How to Play Great Golf in the Wind – Tips & Ultimate Guide
If, like me, you come from the UK or Ireland, you are used to playing golf in the wind. In fact, you sometimes feel a little uneasy on the completely flat-calm days as something just doesn’t feel right. Wind can bring up a whole load of new challenges and it can be one of the biggest tests of a golfer.
No matter where you live, the wind can have a significant impact on your game, so today on the blog we want to help you with some tips that will make it easier to play in the wind. With some simple tweaks, you can gain more control in the breeze. Read on to get one up on gales and wind-proof your game.
What do we consider “windy” in golf?
To me, a windy day on the course is one that is going make me have to think about my shots more because of a breeze. By this I mean, if I have to take extra or less club, if I have to aim differently or spin the ball differently because of a breeze, then it is a windy day. In real terms, that means something of around 10mph or more, which is most days here in Scotland
We golfers need to be constantly surveying our surroundings as we are deciding on what shot to play. If in doubt, toss some grass in the air and you’ll get an idea of the effect the wind will have on your shot.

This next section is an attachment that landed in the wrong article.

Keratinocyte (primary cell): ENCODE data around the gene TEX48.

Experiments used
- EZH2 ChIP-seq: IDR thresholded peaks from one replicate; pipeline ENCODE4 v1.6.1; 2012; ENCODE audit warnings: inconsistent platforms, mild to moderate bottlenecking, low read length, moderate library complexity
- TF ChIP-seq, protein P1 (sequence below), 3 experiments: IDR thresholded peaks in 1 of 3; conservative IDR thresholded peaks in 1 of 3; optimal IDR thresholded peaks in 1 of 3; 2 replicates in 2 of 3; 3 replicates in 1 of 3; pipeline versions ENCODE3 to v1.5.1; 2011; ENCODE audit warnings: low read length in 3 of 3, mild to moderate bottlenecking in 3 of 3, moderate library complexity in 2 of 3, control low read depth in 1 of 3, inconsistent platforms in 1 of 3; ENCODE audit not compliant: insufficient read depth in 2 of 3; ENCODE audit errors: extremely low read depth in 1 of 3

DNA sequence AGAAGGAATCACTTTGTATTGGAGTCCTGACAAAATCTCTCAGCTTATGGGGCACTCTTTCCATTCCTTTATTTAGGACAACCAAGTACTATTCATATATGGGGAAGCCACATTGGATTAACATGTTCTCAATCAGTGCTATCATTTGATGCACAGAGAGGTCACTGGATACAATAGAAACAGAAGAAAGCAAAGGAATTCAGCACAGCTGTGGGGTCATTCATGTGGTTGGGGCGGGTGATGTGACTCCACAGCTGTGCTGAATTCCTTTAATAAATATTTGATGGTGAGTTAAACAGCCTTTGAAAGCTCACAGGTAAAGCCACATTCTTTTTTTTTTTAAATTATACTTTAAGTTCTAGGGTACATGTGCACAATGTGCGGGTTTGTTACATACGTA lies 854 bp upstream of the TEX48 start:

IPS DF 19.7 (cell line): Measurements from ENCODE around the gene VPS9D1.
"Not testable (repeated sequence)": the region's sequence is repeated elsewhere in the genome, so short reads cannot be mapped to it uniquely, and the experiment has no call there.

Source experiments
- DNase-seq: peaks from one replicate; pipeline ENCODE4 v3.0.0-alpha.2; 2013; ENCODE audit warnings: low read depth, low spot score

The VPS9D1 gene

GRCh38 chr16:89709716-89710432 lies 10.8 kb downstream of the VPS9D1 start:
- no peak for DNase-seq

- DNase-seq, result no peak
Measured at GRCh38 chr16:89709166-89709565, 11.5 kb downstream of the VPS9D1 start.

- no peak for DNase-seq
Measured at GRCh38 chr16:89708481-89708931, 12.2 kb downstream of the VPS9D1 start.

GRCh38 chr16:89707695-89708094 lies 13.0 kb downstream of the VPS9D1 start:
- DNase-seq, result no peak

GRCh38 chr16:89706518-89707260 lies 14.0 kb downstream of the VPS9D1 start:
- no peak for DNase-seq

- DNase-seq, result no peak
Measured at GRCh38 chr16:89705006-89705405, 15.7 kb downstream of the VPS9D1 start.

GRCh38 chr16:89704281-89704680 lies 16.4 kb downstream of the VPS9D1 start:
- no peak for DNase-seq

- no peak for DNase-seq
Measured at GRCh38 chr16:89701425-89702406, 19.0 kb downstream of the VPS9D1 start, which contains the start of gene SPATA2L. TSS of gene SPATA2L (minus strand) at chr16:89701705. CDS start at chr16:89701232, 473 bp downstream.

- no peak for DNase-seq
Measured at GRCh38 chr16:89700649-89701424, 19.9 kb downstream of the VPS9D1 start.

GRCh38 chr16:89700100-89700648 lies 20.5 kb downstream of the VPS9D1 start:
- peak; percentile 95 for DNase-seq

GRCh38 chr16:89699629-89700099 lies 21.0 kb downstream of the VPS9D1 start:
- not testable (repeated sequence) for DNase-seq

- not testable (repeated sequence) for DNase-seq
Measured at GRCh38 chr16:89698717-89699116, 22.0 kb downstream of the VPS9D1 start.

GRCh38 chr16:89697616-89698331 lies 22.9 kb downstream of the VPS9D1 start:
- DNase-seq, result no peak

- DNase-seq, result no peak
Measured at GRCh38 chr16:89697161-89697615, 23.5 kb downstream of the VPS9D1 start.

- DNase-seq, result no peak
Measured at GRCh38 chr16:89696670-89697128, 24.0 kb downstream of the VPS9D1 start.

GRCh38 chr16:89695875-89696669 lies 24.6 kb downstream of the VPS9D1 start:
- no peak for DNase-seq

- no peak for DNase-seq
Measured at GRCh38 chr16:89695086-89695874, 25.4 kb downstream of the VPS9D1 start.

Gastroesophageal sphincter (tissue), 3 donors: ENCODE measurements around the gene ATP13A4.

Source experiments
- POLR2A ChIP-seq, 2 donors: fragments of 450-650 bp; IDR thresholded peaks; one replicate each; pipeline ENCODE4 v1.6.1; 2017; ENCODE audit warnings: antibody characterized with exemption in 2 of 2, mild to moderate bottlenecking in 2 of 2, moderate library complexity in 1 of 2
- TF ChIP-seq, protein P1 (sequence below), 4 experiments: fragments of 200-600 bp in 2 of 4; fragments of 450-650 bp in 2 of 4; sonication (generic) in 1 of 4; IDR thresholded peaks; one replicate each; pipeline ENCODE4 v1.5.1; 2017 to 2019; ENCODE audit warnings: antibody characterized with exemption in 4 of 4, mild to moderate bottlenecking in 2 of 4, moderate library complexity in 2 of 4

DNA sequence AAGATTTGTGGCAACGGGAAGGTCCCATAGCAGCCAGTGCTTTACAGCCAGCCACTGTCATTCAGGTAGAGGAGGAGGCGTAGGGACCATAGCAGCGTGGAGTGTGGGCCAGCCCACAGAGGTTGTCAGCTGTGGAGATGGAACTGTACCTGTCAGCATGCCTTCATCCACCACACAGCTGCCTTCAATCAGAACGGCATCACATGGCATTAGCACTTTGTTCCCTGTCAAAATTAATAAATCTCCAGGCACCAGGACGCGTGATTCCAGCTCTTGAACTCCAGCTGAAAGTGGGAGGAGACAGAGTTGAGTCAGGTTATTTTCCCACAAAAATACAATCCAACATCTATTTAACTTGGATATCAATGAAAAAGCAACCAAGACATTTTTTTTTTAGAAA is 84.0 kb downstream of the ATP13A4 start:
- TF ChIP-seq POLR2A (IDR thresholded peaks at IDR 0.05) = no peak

Tips for Playing in the Wind
Now we will give you some tips to help you manage windy conditions on the course. Try these next time you’re out there and you will see a difference.
Understand Scores Will Rise – Keep Calm
Much of playing golf in the wind is about patience and managing expectations. On a windy day, you need to strike the ball well as this will help the ball battle the wind, if you don’t it can be trouble, but that’s ok. You will make bogies, you just need to brush that off and take advantage of the chances that come your way.
Use More or Less Club
One of the best things you can do in the wind is to slow the tempo of your swing right down. This helps reduce the backspin on the ball and will help it fly into the breeze. By taking more club and swinging slowly, you will see much better results. The same goes for playing downwind, take less club and use the breeze to your advantage.